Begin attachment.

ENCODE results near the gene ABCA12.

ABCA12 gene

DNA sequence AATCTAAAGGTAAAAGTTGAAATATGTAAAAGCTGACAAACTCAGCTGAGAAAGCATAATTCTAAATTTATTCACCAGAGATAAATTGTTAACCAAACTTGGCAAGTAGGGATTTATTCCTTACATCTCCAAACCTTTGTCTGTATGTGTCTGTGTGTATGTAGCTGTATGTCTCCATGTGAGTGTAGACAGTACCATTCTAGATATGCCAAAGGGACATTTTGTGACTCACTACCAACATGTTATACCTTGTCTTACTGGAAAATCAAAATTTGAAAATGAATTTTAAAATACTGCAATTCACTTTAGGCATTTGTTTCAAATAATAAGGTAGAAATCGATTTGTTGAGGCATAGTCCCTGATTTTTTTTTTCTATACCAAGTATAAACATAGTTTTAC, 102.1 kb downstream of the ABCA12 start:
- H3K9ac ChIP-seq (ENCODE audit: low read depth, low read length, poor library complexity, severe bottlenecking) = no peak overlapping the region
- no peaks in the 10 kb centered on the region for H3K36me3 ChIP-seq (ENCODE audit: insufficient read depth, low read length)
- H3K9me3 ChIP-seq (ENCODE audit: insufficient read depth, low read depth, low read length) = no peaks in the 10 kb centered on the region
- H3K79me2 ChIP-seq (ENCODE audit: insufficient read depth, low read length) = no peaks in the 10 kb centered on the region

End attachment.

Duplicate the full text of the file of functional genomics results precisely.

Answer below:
ENCODE results near the gene ABCA12.

ABCA12 gene

DNA sequence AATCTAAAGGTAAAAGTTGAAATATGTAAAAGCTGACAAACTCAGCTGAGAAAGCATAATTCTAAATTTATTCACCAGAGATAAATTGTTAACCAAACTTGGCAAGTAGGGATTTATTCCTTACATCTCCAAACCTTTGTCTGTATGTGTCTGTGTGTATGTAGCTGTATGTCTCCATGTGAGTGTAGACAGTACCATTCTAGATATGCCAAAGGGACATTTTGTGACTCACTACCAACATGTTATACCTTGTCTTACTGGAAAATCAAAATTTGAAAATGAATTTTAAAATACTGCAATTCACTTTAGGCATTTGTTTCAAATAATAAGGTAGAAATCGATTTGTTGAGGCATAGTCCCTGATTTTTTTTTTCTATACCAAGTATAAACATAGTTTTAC, 102.1 kb downstream of the ABCA12 start:
- H3K9ac ChIP-seq (ENCODE audit: low read depth, low read length, poor library complexity, severe bottlenecking) = no peak overlapping the region
- no peaks in the 10 kb centered on the region for H3K36me3 ChIP-seq (ENCODE audit: insufficient read depth, low read length)
- H3K9me3 ChIP-seq (ENCODE audit: insufficient read depth, low read depth, low read length) = no peaks in the 10 kb centered on the region
- H3K79me2 ChIP-seq (ENCODE audit: insufficient read depth, low read length) = no peaks in the 10 kb centered on the region